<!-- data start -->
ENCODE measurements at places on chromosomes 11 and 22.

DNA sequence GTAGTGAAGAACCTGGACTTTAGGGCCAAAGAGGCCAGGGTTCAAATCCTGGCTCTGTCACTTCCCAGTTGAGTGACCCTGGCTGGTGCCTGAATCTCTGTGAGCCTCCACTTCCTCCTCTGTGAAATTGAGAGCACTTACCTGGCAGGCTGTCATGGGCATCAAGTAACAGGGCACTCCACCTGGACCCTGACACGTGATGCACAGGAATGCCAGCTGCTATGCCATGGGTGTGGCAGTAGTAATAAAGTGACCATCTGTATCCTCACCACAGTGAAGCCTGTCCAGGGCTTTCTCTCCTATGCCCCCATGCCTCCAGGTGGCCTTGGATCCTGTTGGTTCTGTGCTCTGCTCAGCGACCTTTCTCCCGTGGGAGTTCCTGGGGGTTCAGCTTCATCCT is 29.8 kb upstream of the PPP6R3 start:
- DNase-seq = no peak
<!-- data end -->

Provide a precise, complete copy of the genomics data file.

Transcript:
ENCODE measurements at places on chromosomes 11 and 22.

DNA sequence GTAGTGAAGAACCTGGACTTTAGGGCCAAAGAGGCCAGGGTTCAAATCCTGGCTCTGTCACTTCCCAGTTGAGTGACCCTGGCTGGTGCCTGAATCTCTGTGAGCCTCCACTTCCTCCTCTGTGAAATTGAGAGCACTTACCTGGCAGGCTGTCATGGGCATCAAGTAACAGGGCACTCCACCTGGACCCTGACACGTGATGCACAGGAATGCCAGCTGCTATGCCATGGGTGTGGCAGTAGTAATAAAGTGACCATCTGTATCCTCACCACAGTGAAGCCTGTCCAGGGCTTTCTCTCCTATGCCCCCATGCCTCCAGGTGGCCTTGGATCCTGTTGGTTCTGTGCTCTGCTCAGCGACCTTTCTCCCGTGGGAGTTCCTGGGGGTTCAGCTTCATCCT is 29.8 kb upstream of the PPP6R3 start:
- DNase-seq = no peak